But, we have been in worse shape in the past and pulled through. I am saddened when corporations fail. Not just for the job losses but for the dream losses. On one hand I ‘cherish’ capitalism, on the other, a strong, supportive and caring government. I guess even my own house is divided.

  • Cliff Claven

    I perceive Chrysler as a foreign Co. after finalizing it’s Sell to FIAT!

    Buy American they would Cry…but now most Definitely—would NOT buy there products now new or Used!! Think about the people whom currently own Chrysler products.
    Could they or will they pay higher for parts to repair due to import taxes?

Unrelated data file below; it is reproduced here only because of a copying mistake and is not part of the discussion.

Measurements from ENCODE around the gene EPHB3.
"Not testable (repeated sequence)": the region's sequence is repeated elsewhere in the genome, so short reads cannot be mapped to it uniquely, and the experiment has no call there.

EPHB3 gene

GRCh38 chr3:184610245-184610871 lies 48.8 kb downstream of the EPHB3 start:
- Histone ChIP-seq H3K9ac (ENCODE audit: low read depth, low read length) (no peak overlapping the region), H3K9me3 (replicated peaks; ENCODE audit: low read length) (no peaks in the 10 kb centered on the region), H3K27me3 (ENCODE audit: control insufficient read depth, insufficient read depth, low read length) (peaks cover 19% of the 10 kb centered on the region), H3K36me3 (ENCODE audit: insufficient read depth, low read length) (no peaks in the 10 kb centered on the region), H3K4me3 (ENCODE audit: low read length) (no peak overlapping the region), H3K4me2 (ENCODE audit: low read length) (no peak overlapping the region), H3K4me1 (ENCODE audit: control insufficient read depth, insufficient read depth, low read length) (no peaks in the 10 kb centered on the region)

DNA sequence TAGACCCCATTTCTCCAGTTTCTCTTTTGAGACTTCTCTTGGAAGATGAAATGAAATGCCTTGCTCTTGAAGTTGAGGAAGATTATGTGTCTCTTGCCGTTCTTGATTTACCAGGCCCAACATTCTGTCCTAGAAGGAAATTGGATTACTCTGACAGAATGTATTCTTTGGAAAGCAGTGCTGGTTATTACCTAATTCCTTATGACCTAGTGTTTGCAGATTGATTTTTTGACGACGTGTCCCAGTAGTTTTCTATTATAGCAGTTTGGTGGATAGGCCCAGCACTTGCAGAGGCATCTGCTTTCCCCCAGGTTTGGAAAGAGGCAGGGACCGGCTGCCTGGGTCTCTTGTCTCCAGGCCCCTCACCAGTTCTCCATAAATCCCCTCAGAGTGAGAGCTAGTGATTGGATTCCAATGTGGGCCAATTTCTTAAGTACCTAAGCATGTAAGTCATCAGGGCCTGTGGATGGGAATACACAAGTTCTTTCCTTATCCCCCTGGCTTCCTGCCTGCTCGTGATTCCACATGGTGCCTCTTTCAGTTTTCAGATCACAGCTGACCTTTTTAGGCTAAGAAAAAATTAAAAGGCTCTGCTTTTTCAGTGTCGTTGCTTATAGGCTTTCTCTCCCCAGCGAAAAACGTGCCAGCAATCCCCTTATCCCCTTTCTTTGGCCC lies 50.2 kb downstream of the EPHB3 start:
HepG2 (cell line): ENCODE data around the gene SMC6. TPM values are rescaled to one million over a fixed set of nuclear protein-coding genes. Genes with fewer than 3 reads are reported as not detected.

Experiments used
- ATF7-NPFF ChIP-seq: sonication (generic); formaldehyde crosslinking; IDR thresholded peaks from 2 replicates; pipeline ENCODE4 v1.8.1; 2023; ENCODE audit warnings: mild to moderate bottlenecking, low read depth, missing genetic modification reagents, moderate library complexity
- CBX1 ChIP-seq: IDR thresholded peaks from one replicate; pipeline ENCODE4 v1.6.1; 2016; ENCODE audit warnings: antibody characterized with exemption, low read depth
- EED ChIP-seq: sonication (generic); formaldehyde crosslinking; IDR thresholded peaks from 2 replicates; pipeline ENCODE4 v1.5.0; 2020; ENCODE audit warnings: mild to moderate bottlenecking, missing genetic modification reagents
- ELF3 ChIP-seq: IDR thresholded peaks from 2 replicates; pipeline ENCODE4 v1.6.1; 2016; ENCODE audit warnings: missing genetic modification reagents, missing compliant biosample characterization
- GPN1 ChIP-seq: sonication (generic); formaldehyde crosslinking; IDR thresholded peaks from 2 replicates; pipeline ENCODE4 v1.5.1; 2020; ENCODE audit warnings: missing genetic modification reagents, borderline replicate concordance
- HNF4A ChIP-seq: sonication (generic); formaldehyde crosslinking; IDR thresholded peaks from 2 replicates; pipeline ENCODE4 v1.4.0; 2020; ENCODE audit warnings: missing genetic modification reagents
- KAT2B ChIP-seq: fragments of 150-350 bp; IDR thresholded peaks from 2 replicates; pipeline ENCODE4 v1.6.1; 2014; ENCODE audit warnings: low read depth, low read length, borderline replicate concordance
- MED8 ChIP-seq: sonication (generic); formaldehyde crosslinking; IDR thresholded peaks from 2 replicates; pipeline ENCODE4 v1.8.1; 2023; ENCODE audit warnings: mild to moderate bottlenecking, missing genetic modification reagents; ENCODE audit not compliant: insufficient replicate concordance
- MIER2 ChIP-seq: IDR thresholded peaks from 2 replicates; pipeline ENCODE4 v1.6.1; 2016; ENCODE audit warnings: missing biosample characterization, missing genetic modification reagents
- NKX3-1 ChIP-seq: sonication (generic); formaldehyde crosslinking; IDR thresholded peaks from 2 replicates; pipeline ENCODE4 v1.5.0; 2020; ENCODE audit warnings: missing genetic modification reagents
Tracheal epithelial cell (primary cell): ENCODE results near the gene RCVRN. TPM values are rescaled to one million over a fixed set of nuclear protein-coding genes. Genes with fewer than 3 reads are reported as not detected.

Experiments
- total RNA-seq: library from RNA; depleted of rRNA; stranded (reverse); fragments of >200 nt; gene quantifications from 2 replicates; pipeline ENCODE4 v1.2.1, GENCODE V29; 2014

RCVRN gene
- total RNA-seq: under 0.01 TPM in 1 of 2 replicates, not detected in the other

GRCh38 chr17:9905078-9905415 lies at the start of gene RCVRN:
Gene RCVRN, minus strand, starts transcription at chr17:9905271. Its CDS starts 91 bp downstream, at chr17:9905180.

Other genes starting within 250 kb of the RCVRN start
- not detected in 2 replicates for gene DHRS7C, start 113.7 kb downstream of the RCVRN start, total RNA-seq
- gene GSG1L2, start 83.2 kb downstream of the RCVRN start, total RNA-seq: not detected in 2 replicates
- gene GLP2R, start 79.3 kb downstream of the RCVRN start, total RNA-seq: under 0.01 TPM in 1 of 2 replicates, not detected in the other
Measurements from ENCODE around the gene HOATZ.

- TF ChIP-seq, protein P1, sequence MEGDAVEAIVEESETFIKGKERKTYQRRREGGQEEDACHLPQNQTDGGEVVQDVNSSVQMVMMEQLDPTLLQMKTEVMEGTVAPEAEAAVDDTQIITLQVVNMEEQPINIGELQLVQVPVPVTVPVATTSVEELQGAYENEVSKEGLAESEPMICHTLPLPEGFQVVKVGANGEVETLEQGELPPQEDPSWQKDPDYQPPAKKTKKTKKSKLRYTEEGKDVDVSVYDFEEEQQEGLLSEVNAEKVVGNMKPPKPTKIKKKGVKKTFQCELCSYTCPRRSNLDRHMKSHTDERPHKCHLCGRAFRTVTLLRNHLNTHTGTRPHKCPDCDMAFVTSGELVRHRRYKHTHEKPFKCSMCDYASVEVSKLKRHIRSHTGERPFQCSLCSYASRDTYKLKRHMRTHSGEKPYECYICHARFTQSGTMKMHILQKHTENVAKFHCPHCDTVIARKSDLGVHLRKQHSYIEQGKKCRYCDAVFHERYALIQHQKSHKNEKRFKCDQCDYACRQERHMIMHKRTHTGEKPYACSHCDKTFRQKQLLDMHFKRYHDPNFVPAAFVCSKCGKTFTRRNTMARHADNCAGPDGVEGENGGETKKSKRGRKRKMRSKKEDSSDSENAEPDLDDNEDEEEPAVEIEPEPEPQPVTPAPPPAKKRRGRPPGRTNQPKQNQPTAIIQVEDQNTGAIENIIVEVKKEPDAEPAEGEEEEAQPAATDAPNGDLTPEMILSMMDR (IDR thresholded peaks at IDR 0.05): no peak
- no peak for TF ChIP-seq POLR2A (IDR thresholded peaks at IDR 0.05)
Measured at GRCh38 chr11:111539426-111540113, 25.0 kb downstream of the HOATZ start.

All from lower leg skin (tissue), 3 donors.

Reported on national news yesterday:
    That if there is a defective part that could cause or has caused bodily injury, disfigurement and or death. There will be no more massive recalls as in the past to correct it.
    Because all owner’s that operate a dodge trucks, Chrysler autos and or Jeep products no longer have any recourse to stand on, for any type of liability or law suit!!!

    Because Chrysler had been exonerated from any and all liabilities in the bankruptcy process and now is ‘Free and Clear’ of any responsibilities whatsoever to the consumer.